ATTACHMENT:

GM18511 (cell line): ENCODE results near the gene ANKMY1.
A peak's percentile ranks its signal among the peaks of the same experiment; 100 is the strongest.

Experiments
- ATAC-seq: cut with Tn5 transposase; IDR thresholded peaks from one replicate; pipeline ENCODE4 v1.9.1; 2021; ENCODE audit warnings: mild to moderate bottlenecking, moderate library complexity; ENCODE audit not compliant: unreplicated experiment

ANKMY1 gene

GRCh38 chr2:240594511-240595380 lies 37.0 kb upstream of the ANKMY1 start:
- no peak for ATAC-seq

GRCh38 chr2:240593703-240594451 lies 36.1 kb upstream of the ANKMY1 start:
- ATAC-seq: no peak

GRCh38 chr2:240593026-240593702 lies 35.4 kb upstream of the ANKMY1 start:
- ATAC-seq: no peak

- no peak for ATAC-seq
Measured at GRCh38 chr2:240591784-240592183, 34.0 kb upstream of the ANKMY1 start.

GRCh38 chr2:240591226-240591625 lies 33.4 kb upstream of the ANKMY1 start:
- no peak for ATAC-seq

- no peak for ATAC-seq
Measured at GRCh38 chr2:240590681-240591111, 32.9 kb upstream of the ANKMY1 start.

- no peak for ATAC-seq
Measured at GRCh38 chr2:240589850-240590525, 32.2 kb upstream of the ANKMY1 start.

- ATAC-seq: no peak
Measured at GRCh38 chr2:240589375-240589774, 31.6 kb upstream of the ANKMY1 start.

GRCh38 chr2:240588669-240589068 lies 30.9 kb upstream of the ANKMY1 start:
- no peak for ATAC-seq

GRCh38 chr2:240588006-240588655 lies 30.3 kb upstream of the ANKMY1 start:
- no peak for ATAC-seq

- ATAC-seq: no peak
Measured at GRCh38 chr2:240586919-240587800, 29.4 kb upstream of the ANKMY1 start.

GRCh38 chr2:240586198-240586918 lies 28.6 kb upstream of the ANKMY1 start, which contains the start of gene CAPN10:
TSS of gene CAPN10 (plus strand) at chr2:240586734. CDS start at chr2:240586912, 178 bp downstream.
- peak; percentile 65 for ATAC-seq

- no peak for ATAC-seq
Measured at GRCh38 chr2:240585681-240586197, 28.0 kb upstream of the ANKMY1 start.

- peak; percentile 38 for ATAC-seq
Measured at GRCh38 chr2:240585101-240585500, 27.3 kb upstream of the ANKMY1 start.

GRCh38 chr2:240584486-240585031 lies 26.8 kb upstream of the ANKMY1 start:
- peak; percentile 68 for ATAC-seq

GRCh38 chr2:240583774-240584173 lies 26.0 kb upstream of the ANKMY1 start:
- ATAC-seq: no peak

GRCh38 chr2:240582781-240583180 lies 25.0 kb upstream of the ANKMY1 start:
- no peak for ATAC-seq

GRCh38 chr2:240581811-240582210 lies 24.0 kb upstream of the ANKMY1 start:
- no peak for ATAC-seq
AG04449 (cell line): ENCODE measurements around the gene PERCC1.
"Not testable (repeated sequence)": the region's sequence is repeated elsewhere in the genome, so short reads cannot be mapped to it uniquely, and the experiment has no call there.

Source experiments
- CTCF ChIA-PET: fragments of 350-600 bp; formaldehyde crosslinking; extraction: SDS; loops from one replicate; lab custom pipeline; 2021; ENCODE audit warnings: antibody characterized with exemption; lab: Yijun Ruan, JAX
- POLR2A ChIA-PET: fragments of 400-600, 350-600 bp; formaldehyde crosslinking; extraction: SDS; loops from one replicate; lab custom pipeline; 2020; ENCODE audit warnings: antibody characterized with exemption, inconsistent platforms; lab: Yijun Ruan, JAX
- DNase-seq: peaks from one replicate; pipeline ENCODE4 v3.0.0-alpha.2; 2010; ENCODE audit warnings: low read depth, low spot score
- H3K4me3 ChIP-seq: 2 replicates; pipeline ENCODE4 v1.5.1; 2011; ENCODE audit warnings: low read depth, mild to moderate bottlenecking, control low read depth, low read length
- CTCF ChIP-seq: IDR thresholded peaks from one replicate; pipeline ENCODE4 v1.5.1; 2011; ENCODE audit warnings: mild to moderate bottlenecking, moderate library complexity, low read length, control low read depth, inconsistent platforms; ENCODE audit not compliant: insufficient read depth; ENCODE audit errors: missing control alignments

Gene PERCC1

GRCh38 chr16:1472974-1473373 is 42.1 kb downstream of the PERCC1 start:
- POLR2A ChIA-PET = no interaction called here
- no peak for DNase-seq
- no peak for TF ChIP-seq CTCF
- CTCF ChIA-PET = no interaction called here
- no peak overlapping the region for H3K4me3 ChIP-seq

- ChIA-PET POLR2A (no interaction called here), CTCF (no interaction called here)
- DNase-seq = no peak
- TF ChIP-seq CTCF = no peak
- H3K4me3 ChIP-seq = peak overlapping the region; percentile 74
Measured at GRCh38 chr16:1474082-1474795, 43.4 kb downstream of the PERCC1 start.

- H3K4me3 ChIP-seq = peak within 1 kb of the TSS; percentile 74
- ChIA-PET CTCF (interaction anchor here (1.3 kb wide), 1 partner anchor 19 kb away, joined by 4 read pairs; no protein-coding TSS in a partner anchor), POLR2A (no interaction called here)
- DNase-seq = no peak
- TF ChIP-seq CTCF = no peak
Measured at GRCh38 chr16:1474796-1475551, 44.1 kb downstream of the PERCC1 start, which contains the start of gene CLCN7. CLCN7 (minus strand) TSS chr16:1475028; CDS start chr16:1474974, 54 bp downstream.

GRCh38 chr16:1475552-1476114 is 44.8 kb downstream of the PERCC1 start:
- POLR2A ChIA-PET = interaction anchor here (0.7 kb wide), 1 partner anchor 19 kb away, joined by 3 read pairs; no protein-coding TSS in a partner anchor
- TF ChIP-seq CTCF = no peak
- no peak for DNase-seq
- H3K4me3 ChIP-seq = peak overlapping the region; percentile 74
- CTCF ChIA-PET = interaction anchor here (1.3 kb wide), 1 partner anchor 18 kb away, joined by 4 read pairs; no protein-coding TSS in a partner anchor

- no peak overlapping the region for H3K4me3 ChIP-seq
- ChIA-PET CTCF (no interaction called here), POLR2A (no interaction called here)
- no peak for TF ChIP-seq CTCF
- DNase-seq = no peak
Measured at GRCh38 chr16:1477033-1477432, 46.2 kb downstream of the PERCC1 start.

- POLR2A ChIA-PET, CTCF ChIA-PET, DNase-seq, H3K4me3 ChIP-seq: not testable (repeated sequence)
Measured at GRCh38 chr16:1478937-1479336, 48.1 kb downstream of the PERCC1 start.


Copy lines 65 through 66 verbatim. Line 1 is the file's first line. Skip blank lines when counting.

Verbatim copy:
- DNase-seq = no peak
- TF ChIP-seq CTCF = no peak